Waging a (private) cyberwar
Updated on 07 August 2022
What the Tallinn Manual and the DDoS attack against Spamhaus have in common
An independent ‘International Group of Experts’, invited by the NATO Cooperative Cyber Defence Centre of Excellence (CCDCOE), has recently completed the Tallinn Manual – the results of its three-year research project on the implementation of the existing international humanitarian law on entering and conducting a war (jus ad bellum and jus in bello) in cyberspace. In it, experts elaborate on the cyber aspects of traditional warfare issues such as sovereignty, jurisdiction, and state responsibility. The Manual refers to the war between states (with details about participation of individuals or groups and formations); it does not consider, of course, the cyber-conflicts between private entities or organised groups, as these mostly go under what we usually refer to as cybercrime.
It appears, however, that the two categories of cyberwar, i.e. the ‘traditional’ warfare extended into cyberspace and the cyber-conflict between private entities or organised groups have some things in common. On one hand, some of the possible attacks performed in both scenarios are based on the same, very popular weapon: the Distributed Denial of Service (DDoS). On the other, due to the ‘dual-use of technology’, the fact that the same infrastructure (and often the same services) are used both by the belligerents (be they military or the involved organised groups) and by third parties (government institutions, private sector, civilians), the effects of an attack can go way beyond those envisaged and can be excessive in relation to the direct goal anticipated.
As an example of a cyber-attack initiated by an organised group (or, possibly, by a private entity) against another private entity, let us observe the recent case of a DDoS attack which some media tagged as ‘the biggest ever of such kind’. As reported by BBC and well covered by the New York Times, the initial actors – private entities – of this cyber-thriller are: Spamhaus, an organisation providing blacklists of worldwide spammers and servers that send out spam (these lists are then used by many Internet service providers (ISPs) to disable access to such websites), and CyberBunker, a Dutch company that provides web hosting for any type of content (except child pornography and terrorism-related content), such as the Pirate Bay content and Wikileaks mirrors, but (possibly) also some spam sites. Since 2011, Spamhaus not only added CyberBunker to its blacklists, thereby making them inaccessible to many Internet users, but also forced the CyberBunker’s ISP to cut its service to them (see Tech Week Europe). CyberBunker allegedly responded with the sever DDoS attack against Spamhaus servers.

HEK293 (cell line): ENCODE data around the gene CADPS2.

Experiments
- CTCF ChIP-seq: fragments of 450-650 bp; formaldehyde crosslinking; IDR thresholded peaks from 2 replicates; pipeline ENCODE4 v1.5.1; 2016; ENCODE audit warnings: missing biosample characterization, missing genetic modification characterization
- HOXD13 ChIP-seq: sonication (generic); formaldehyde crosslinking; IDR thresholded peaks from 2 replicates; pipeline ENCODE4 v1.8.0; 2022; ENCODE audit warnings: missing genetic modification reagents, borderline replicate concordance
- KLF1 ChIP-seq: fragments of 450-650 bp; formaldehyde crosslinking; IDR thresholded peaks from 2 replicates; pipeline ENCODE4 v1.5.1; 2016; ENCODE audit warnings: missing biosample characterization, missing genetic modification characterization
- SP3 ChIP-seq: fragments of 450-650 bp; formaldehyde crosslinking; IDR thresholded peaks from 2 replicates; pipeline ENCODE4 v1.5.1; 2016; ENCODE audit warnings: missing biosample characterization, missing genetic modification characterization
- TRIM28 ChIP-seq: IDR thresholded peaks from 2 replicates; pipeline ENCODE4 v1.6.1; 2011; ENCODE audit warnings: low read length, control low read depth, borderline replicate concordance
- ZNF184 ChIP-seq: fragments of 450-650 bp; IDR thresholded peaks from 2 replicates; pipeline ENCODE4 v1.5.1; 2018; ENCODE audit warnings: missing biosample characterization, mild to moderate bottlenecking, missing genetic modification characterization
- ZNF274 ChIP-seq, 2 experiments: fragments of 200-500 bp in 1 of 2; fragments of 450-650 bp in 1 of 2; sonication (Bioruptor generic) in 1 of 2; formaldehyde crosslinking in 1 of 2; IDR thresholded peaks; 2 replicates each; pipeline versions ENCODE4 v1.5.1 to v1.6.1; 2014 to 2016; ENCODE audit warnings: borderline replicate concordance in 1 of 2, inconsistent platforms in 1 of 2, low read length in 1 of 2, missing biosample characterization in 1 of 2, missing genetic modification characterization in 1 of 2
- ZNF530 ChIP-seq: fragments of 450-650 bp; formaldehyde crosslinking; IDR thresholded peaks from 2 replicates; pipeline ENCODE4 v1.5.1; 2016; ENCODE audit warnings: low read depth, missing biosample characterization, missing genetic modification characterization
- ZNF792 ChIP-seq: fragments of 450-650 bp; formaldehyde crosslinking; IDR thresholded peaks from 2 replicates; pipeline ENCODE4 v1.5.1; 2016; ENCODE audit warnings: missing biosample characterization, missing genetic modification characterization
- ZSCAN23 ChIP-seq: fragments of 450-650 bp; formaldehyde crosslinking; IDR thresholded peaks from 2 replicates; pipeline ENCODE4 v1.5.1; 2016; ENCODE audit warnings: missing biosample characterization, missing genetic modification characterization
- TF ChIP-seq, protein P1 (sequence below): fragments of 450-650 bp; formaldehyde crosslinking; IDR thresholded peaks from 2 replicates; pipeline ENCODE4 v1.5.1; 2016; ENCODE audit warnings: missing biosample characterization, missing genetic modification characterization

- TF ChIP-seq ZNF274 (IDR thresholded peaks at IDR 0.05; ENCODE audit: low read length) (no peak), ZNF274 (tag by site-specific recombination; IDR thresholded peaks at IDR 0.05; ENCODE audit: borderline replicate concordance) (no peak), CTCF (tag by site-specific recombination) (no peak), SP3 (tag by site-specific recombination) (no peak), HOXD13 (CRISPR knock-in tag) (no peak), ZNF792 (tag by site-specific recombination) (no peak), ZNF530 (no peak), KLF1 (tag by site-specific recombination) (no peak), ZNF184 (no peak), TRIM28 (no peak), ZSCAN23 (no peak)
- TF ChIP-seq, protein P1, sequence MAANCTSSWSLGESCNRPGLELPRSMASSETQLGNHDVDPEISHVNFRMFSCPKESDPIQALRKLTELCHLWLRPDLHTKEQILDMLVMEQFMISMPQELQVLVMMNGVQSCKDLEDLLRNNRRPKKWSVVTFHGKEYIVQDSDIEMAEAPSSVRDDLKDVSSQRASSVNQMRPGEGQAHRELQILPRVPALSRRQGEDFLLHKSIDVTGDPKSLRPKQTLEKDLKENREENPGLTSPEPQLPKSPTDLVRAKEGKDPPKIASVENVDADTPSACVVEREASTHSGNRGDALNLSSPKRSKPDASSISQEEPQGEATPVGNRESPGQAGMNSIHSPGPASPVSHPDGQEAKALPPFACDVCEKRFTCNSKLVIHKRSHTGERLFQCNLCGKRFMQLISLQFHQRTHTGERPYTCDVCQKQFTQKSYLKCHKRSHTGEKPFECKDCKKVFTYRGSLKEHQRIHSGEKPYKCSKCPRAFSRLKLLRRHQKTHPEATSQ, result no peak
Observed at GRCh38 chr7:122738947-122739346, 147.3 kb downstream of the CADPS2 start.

A DDoS is among the most convenient types of attacks: by sending loads of Internet packages to the victim’s server, the server is overloaded with fake requests which it needs to respond to promptly, and – due to performance being limited by processor power, operational memory or the bandwidth of the connection – it denies service to real requests (visitors, for instance) until it clears out the queue. By repeating the attack occasionally, the server is inaccessible for a longer period. The first D in DDoS – distributed – marks that, instead of sending the fake requests from a single computer, the perpetrators engage numerous computers to act as one; often they rent (illegally of course) an army of hijacked personal computers (bots) around the world called a botnet, which can gather up to millions of bots! (See my previous blog on an army of 4 million bots.)
The distributed attack helps the attacker to hide its own identity behind the proxies, i.e. the computers used for the attack. This makes it very hard to attribute an attack to any particular group or individual, which is an issue not only in the area of cybercrime but also one of the main issues of cyberwarfare. Besides, the distributed attack raises the impact strength by collecting the bandwidth and computing power of all the bots: say, for instance, that an average Internet connection of a user whose computer is misused as a bot is an ADSL of 0.5Mbps (Megabits per second) bandwidth, an attack by a botnet of 10,000 computers (which is a relatively small botnet) produces a burst of 5Gbps (Gigabits per second) of junk messages sent to an attacked server – a similar effect to 10,000 people dumping their daily garbage in the same spot at the same time!